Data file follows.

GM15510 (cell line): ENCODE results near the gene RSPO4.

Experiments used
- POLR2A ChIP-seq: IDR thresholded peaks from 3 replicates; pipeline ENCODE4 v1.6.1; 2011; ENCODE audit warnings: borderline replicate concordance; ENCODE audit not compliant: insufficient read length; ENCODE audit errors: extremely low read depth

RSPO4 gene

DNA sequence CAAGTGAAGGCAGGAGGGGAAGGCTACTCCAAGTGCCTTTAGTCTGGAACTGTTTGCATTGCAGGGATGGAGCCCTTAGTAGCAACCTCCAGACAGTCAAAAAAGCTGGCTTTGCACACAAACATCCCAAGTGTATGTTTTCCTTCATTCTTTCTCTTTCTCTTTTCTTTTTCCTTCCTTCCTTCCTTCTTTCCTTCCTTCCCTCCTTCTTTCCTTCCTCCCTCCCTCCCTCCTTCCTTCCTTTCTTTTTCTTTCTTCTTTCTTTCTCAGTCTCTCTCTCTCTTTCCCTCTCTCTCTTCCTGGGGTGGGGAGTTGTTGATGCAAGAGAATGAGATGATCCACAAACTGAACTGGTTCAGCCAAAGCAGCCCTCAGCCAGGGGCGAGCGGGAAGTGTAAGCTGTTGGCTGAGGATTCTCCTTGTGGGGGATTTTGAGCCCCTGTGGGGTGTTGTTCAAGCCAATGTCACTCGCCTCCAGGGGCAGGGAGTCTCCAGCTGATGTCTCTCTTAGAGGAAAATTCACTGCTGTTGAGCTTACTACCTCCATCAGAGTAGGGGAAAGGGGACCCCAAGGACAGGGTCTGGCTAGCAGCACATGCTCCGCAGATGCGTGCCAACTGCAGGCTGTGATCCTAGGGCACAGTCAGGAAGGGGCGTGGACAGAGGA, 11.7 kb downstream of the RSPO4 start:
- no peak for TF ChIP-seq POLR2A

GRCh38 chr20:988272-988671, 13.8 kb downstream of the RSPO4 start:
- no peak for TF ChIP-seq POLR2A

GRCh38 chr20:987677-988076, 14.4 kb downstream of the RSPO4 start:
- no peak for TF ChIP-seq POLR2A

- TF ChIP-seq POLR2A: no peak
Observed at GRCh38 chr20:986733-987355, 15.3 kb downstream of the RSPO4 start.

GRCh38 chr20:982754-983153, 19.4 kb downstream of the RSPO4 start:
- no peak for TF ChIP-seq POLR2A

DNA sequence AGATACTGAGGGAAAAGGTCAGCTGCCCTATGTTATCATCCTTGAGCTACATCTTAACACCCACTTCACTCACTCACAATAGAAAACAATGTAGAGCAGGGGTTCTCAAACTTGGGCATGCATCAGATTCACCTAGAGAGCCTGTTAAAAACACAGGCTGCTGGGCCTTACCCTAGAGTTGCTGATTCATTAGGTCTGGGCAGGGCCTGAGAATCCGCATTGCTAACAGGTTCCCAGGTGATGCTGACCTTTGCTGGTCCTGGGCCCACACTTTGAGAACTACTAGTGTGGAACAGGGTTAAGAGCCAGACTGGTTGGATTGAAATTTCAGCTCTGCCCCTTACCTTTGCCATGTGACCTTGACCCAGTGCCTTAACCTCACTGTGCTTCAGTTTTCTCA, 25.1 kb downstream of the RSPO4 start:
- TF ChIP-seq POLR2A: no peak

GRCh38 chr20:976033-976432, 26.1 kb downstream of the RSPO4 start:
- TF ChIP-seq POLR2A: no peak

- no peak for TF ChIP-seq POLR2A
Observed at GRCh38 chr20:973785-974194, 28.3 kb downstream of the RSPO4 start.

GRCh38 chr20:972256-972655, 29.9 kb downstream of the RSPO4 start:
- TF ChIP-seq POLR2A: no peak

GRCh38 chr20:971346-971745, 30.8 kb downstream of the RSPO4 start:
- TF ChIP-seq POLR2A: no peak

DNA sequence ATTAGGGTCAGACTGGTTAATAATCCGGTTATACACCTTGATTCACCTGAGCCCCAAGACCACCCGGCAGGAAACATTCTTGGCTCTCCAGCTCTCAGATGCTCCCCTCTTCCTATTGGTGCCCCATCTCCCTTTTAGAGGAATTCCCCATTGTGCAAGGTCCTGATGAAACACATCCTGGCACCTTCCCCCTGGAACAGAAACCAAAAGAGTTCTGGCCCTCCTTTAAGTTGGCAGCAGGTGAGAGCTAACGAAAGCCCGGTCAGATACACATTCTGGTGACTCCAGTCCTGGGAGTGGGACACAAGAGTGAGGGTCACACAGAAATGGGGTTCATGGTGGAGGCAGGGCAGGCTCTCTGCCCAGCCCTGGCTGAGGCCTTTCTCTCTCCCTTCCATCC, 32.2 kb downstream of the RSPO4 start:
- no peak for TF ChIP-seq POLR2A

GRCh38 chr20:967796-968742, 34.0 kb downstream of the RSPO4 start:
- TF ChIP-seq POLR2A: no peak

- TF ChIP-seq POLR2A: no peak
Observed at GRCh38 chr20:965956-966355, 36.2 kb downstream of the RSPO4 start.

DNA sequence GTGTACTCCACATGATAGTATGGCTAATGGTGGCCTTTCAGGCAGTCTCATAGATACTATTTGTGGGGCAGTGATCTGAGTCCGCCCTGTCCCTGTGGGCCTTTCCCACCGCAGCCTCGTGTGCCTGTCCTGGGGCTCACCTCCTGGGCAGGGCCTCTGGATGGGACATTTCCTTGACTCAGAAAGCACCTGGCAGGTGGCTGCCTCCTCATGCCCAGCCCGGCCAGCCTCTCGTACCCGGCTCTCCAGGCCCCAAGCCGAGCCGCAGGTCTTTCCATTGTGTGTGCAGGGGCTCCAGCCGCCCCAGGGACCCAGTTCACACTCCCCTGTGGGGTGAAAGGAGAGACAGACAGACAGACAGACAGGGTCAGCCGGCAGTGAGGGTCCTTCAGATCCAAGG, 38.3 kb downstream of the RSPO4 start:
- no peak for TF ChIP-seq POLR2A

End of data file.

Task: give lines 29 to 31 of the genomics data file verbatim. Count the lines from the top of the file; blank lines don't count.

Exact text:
- TF ChIP-seq POLR2A: no peak
Observed at GRCh38 chr20:965956-966355, 36.2 kb downstream of the RSPO4 start.

DNA sequence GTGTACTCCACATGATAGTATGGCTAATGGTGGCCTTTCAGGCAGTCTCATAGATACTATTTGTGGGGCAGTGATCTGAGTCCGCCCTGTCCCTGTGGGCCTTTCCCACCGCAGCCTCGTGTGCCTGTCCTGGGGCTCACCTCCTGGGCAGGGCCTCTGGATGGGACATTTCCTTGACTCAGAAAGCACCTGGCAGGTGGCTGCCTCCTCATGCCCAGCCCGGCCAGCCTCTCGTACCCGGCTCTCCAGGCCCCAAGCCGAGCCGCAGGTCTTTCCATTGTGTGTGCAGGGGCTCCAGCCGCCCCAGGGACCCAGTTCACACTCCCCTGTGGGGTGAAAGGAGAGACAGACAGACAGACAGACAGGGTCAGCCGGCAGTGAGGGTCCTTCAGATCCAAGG, 38.3 kb downstream of the RSPO4 start: